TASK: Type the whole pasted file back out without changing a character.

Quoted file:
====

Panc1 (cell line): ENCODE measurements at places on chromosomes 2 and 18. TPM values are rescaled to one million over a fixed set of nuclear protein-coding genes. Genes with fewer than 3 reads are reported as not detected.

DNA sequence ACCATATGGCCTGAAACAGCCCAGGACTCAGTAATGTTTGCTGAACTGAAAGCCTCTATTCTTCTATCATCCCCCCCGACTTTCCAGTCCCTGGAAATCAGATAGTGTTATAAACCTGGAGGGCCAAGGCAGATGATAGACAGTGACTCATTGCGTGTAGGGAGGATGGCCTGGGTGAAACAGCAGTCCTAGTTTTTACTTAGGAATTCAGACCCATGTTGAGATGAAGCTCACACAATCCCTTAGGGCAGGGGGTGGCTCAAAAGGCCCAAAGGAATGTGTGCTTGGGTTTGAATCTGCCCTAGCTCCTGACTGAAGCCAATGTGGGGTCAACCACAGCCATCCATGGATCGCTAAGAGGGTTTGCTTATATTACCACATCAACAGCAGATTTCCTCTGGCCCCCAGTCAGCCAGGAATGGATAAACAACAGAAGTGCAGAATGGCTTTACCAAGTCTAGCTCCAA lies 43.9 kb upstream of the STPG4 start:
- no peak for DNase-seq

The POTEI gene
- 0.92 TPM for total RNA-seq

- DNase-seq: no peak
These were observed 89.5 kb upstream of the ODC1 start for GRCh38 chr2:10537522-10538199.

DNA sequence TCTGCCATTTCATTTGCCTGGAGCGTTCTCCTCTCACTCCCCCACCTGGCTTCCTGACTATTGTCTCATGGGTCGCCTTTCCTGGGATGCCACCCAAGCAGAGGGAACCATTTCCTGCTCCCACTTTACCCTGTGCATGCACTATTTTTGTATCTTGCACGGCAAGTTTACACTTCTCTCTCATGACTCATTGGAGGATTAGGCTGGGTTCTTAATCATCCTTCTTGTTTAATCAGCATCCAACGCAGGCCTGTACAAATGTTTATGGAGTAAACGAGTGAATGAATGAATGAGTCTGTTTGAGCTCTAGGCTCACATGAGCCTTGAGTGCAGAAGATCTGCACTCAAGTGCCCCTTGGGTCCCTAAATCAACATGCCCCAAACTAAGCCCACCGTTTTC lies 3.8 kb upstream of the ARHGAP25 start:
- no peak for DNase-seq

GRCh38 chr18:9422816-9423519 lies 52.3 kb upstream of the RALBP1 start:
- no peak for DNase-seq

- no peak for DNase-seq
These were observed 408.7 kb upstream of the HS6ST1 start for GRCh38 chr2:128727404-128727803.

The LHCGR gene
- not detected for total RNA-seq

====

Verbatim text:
Panc1 (cell line): ENCODE measurements at places on chromosomes 2 and 18. TPM values are rescaled to one million over a fixed set of nuclear protein-coding genes. Genes with fewer than 3 reads are reported as not detected.

DNA sequence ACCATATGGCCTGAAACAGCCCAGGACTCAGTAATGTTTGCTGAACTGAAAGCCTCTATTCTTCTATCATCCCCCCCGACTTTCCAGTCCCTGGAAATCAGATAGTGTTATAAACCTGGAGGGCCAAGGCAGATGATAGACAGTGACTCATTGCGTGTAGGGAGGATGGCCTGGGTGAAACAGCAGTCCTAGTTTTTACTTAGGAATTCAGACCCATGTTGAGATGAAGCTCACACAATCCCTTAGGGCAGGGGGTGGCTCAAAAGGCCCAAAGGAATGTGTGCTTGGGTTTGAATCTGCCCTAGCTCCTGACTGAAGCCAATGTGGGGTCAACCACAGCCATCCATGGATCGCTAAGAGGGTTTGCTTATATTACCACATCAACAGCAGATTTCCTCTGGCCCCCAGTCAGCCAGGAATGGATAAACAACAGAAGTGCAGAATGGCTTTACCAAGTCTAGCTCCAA lies 43.9 kb upstream of the STPG4 start:
- no peak for DNase-seq

The POTEI gene
- 0.92 TPM for total RNA-seq

- DNase-seq: no peak
These were observed 89.5 kb upstream of the ODC1 start for GRCh38 chr2:10537522-10538199.

DNA sequence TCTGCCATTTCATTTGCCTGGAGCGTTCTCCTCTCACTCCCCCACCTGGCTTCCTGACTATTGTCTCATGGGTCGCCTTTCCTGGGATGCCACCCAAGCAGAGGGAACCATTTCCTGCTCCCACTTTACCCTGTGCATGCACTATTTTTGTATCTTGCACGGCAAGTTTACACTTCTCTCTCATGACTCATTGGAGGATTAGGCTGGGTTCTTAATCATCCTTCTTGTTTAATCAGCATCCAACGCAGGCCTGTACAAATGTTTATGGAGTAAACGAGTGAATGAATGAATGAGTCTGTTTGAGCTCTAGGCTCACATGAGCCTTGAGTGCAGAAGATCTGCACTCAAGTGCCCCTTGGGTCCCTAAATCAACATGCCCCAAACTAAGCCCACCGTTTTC lies 3.8 kb upstream of the ARHGAP25 start:
- no peak for DNase-seq

GRCh38 chr18:9422816-9423519 lies 52.3 kb upstream of the RALBP1 start:
- no peak for DNase-seq

- no peak for DNase-seq
These were observed 408.7 kb upstream of the HS6ST1 start for GRCh38 chr2:128727404-128727803.

The LHCGR gene
- not detected for total RNA-seq